Infrastructure gaps and corruption mar Chennai’s public healthcare system

In a recent survey, 73% of people complained over drinking water facilities, while 49% reported that they had to pay a bribe to access government hospital services. This and more findings from Arappor Iyakkam-led citizens' audit of public health facilities in the city

Strengthening public healthcare is extremely crucial to providing quality healthcare for all. With that in mind, Chennai-based NGO Arappor Iyakkam initiated an initial study as a citizen audit of government hospitals and urban Primary Healthcare Centres (PHCs) in Chennai.

While it cannot be taken as representative of the healthcare system of Tamil Nadu, the study is a good representation of the government-administered public healthcare system of Chennai.

Arappor’s study in the hospitals and PHCs describes the gaps in the availability of basic facilities, such as drinking water, toilet and hospital cleanliness, hospital staff’s service and attitude, bribery, and overall experience of patients. The study is primarily based on feedback from patients based on their experience in these medical facilities.

A basic survey of 250 patients/attendants was carried out across various tertiary hospitals, including the Rajiv Gandhi Government General Hospital, Stanley Medical Hospital, Kilpauk Medical College and Hospital, Government Royapettah Hospital, Government Maternity Hospital, Regional Institute of Ophthalmology and Government Ophthalmic Hospital and Gosha hospital. There was also a survey of 110 patients across 26 urban PHCs.

The findings of the study in tertiary government hospitals indicate that there is a high level of satisfaction expressed by patients as far as the service rendered by doctors and support staff are concerned. The key issues however arise due to lack of basic facilities – such as improper maintenance of toilets, unclean drinking water, large scale bribery needed to access basic services and long waiting time.

What’s fine and what’s not

Overall, 69% were satisfied with the doctor’s service, 66% were satisfied with the service of the nurses, 62% with the service of the pharmacist and 66% with the services of the lab technician.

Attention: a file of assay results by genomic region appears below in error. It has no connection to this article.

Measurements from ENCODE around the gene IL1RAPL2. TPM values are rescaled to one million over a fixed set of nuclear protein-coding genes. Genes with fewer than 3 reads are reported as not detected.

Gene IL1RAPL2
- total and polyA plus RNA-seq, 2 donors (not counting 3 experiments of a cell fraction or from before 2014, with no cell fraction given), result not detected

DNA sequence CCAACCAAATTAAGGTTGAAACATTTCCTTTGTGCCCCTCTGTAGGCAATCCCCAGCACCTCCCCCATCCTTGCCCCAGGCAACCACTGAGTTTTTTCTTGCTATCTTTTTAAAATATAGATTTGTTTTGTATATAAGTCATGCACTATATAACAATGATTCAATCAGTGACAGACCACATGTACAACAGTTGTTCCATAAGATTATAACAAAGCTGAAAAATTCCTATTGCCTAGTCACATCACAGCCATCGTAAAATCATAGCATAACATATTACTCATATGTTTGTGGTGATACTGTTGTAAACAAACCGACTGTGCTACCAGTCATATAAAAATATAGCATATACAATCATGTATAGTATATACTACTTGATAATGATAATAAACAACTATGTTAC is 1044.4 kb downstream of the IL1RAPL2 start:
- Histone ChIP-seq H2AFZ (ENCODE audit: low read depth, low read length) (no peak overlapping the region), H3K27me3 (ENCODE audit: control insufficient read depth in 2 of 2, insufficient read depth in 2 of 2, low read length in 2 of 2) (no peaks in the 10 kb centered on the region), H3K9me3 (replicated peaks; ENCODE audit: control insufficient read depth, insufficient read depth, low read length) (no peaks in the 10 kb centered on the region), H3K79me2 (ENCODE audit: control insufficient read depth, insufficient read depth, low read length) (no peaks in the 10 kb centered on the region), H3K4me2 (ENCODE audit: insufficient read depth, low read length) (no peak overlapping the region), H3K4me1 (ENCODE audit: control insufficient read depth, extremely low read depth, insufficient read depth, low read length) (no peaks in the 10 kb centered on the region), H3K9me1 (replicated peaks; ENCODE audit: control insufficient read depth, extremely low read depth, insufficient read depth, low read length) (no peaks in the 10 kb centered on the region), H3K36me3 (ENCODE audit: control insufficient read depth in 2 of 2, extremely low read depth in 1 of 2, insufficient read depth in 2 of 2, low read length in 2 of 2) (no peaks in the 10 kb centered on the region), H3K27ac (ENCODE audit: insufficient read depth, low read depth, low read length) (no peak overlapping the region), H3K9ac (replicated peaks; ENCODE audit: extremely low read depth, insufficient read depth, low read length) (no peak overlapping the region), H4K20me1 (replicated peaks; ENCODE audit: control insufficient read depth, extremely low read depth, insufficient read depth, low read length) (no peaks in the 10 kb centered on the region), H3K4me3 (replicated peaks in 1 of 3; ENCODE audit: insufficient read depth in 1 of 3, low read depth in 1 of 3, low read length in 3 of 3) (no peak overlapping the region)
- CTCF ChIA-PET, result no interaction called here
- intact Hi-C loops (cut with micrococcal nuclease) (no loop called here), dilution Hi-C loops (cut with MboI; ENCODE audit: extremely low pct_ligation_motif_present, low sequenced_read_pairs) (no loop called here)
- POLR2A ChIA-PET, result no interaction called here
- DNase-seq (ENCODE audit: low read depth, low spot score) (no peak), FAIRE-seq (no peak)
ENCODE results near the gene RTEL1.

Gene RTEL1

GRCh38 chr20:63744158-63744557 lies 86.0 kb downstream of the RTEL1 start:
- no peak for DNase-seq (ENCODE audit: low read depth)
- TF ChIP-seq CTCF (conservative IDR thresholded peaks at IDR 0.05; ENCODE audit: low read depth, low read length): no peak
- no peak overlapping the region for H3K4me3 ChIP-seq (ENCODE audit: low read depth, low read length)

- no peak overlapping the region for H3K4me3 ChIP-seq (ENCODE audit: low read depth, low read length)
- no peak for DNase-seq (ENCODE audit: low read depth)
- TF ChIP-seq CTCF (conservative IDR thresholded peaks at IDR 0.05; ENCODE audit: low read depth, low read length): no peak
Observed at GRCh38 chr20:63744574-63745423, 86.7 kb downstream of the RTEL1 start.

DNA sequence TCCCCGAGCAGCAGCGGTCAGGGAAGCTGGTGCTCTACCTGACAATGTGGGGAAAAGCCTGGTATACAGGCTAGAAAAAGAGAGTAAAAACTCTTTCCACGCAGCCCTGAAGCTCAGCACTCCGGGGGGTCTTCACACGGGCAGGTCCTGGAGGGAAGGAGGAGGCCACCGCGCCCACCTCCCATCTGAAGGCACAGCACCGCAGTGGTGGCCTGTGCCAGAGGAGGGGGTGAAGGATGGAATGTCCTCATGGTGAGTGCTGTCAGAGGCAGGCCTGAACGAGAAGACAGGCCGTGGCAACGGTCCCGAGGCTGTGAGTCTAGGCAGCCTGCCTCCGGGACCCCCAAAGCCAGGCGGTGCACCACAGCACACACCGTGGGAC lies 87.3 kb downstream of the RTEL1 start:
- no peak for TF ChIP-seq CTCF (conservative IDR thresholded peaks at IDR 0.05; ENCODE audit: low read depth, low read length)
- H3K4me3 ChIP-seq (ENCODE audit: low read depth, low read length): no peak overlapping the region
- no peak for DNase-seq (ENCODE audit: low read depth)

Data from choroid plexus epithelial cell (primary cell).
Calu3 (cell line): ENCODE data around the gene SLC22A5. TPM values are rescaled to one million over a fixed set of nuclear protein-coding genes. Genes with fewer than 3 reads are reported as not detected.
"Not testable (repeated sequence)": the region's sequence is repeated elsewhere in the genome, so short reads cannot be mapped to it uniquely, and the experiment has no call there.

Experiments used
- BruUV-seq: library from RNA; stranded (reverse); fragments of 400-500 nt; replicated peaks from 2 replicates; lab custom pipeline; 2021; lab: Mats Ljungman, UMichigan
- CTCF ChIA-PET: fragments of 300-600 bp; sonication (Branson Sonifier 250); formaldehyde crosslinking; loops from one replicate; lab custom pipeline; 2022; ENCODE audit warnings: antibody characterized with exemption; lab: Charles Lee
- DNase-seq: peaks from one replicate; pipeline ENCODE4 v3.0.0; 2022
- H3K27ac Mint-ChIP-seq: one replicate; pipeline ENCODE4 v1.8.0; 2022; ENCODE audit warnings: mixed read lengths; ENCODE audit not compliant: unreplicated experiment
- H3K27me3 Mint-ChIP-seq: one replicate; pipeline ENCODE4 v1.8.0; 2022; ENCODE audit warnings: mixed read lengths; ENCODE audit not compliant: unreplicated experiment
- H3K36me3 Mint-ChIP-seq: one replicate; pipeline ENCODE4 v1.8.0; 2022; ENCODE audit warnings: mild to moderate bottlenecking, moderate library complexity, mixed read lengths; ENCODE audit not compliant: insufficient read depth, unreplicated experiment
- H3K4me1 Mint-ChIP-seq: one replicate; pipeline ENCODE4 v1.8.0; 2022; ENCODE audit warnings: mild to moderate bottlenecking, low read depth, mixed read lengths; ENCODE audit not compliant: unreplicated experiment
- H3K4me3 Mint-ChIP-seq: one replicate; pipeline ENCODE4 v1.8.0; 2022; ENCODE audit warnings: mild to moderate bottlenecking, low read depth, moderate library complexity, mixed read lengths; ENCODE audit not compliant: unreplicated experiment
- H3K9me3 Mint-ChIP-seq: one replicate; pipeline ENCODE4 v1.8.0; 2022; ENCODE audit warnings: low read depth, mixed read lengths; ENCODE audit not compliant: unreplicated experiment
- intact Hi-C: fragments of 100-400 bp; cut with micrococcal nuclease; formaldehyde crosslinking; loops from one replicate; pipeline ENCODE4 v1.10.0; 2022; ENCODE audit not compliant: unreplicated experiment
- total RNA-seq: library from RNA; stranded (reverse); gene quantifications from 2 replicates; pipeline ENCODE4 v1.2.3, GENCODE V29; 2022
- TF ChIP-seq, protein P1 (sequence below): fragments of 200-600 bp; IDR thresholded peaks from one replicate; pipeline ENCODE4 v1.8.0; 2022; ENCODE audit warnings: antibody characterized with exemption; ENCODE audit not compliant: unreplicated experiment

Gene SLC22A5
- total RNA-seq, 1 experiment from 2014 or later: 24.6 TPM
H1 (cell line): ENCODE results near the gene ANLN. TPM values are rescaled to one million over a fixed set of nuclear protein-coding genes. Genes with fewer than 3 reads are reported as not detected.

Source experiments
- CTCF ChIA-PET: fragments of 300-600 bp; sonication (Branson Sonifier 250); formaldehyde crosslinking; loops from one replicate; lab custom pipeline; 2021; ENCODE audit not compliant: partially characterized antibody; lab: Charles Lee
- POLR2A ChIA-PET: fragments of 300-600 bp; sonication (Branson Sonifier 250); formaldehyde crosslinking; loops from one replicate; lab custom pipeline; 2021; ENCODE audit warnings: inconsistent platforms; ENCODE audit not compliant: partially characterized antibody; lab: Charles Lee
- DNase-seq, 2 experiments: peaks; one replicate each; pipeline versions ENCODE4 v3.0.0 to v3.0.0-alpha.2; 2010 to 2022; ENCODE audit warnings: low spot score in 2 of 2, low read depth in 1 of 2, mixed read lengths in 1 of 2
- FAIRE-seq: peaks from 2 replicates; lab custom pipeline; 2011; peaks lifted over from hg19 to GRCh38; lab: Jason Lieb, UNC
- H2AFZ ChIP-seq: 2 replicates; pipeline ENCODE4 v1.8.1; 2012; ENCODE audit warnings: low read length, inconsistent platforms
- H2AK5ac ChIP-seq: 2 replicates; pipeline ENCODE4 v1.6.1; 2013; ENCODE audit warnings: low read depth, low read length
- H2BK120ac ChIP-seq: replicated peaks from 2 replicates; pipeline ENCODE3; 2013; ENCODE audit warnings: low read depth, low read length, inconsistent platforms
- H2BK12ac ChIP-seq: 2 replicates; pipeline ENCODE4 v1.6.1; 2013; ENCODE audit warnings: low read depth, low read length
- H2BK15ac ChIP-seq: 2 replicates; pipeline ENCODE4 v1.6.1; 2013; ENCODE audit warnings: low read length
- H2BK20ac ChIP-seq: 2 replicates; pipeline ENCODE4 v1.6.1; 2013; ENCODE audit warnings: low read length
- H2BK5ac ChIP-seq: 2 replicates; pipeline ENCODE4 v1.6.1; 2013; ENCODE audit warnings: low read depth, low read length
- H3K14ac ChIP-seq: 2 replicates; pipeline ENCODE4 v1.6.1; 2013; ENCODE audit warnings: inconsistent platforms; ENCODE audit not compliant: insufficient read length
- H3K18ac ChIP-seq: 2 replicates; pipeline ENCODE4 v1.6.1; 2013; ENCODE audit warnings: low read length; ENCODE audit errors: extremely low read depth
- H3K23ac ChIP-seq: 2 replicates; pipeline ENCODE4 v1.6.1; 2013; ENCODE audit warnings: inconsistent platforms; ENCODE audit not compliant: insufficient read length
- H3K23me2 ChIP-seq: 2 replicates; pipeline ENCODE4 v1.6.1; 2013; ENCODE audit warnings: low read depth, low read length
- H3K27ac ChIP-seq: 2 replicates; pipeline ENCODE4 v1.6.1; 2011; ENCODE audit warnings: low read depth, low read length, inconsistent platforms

68% of the patients felt that the hospital they visited was maintained cleanly.

73% of the people surveyed felt that the available drinking water facilities are poor or average. Drinking Water was either not available or was unclean in most of the hospitals.

51% of the patients surveyed felt that the toilet facilities in the hospitals were rather poor on average.

Critical pain points

The report indicates rampant corruption among housekeeping staff, security and others. 49% of the patients had to pay bribe for accessing services at the Government Hospital. A lot of patients felt that even basic services like the stretcher service was denied if they refused to pay a bribe.

Delay in treatment constitutes another major complaint from those surveyed. 45% of the patients/attenders expressed that they were made to wait for a long time to access service/ treatment at the hospital.

53% of the patients and their attenders expressed dissatisfaction over the poor or average facilities for the patient’s attenders to stay in the hospital.

One of the most common complaints pertain to the lack of information on timeline of services and grievance redressal mechanisms. Many patients have to wait a long time to get test results, or ask a number of times if bed sheets have to be changed.

The scenario in Urban Primary Healthcare Centres

The survey of the 26 Urban PHCs spread across Chennai also revealed several shortcomings.